Spinoza claims we can control any passion by forming a more clear and distinct idea of it. The interpretive consensus is that Spinoza is either wrong or over-stating his view. I argue that Spinoza’s view is plausible and insightful. After breaking down Spinoza’s characterization of the relevant act, I consider four existing interpretations and conclude that each is unsatisfactory. I then consider a further problem for Spinoza: how his definitions of ‘action’ and ‘passion’ make room for passions becoming action. I (...)
    Download  
     
    Export citation  
     
    Bookmark   1 citation  
  9. Hume Versus the Vulgar on Resistance, Nisus, and the Impression of Power.Colin Marshall - 2015 - Philosophical Studies 172 (2):305-319.
    In the first Enquiry, Hume takes the experience of exerting force against a solid body to be a key ingredient of the vulgar idea of power, so that the vulgar take that experience to provide us with an impression of power. Hume provides two arguments against the vulgar on this point: the first concerning our other applications of the idea of power and the second concerning whether that experience yields certainty about distinct events. I argue that, even if we accept (...)
    Download  
     
    Export citation  
     
    Bookmark   1 citation  
  10. Lockean Empathy.Colin Marshall - 2016 - Southern Journal of Philosophy 54 (1):87-106.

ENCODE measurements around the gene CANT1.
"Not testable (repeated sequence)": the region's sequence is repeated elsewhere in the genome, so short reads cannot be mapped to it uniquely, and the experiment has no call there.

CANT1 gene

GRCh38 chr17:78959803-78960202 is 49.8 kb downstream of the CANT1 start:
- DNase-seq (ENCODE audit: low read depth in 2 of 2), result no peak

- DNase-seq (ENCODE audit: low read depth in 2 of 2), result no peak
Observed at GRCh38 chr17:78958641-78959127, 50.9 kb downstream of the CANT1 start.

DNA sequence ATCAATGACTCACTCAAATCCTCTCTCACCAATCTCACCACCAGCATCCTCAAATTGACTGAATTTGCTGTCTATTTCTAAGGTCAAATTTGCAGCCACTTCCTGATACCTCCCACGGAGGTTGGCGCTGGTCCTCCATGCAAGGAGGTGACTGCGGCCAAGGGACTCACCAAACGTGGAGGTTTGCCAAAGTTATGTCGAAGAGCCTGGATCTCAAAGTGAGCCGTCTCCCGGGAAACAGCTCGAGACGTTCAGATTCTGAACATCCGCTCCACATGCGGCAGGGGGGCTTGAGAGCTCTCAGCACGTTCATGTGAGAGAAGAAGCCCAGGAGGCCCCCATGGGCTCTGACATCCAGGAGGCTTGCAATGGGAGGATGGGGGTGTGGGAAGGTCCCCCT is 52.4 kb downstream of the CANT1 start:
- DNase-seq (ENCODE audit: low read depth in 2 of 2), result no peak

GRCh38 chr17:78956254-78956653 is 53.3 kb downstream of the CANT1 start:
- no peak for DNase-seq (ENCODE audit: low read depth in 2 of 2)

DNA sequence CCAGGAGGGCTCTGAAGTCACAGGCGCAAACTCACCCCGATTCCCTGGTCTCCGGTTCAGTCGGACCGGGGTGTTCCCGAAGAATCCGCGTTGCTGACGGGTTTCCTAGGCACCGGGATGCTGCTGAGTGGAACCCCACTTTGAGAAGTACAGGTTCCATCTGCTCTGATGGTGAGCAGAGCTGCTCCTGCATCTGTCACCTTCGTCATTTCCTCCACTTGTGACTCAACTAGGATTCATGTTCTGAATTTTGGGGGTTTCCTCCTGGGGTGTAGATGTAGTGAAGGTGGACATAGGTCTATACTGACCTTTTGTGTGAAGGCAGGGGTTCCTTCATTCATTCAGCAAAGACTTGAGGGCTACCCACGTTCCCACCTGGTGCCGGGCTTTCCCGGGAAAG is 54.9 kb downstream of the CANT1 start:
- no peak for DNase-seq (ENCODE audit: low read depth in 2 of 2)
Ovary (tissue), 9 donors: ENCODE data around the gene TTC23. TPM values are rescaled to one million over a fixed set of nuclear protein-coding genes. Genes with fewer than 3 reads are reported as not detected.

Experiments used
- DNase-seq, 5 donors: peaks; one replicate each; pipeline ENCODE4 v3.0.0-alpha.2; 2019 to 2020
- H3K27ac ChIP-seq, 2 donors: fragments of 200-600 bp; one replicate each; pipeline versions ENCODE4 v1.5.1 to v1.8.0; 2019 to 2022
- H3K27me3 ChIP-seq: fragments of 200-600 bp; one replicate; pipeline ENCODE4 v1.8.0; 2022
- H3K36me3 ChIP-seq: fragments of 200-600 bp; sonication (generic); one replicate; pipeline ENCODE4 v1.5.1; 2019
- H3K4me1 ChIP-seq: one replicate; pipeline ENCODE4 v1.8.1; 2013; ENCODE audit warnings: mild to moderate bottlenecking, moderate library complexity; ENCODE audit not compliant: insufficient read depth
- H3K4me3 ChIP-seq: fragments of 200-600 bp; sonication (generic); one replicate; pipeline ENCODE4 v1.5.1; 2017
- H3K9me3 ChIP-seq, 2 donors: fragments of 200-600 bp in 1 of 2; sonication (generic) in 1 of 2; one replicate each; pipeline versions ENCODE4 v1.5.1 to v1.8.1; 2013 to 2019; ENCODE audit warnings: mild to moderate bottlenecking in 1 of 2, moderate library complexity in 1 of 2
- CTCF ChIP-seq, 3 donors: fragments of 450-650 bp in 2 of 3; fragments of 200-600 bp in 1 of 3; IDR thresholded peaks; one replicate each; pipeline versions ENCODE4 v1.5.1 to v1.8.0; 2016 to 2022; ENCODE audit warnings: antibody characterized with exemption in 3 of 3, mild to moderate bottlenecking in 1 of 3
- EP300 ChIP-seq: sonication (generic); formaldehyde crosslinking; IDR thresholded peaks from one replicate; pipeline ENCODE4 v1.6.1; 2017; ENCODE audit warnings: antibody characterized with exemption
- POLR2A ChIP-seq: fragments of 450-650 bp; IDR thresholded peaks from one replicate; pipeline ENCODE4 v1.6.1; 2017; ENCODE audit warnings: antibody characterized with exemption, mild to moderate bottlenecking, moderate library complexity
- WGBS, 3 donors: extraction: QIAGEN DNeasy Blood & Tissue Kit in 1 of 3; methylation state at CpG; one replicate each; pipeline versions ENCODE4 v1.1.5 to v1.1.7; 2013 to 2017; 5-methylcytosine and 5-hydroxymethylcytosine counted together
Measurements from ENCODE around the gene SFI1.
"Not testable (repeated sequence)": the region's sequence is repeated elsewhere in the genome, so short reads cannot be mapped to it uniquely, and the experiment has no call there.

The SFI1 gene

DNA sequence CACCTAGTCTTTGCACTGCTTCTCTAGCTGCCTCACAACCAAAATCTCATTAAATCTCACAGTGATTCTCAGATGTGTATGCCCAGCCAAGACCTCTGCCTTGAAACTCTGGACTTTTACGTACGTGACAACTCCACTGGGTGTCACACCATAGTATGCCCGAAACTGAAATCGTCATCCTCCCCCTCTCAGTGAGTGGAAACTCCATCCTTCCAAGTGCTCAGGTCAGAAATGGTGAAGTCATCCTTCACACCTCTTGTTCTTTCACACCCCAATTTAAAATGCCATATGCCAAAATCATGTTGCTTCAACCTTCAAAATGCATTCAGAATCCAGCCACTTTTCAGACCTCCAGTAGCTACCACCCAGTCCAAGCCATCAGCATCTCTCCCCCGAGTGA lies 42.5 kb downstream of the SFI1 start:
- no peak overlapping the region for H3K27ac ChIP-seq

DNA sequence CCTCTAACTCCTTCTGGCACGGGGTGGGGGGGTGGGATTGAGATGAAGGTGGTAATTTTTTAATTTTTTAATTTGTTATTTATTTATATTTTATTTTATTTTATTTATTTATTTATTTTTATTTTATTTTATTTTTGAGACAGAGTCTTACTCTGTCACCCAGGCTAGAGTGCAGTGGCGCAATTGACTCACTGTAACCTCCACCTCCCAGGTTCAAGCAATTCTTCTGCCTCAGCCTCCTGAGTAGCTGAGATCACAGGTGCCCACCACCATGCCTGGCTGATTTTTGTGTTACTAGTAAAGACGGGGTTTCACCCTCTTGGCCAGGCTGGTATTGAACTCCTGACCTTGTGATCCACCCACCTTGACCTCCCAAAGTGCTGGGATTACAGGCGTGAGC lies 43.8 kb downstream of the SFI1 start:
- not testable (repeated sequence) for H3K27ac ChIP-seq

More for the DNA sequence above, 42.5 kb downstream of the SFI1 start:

This paper offers an epistemic defense of empathy, drawing on John Locke's theory of ideas. Locke held that ideas of shape, unlike ideas of color, had a distinctive value: resembling qualities in their objects. I argue that the same is true of empathy, as when someone is pained by someone's pain. This means that empathy has the same epistemic value or objectivity that Locke and other early modern philosophers assigned to veridical perceptions of shape. For this to hold, pain and (...)
    Download  
     
    Export citation  
     
    Bookmark  
  11. Self, World, and Art: Metaphysical Topics in Kant and Hegel.Colin Marshall - 2016 - In Sally Sedgwick & Dina Emundts (eds.), Bewusstsein/Consciousness. De Gruyter. pp. 281-285.
    Download  
     
    Export citation  
     
    Bookmark  
  12.  69
    Skorupski, John., The Domain of Reasons. [REVIEW]Colin Marshall - 2013 - Review of Metaphysics 66 (4):852-854.
    Download  
     
    Export citation  
     
    Bookmark  
  13.  49
    Reason in the Short Treatise.Colin Marshall - forthcoming - In Yitzhak Melamed (ed.), The Young Spinoza: A Metaphysician in the Making. Oxford University Press.
    Spinoza’s account of reason in the Short Treatise has been largely neglected. That account, I argue, has at least four features which distinguish it from that of the Ethics: in the Short Treatise, (1) reason is more sharply distinguished from the faculty of intuitive knowledge, (2) reason deals with things as though they were ‘outside’ us, (3) reason lacks clarity and distinctness, and (4) reason has no power over many types of passions. I argue that these differences have a unified (...)
    Download  
     
    Export citation  
     
    Bookmark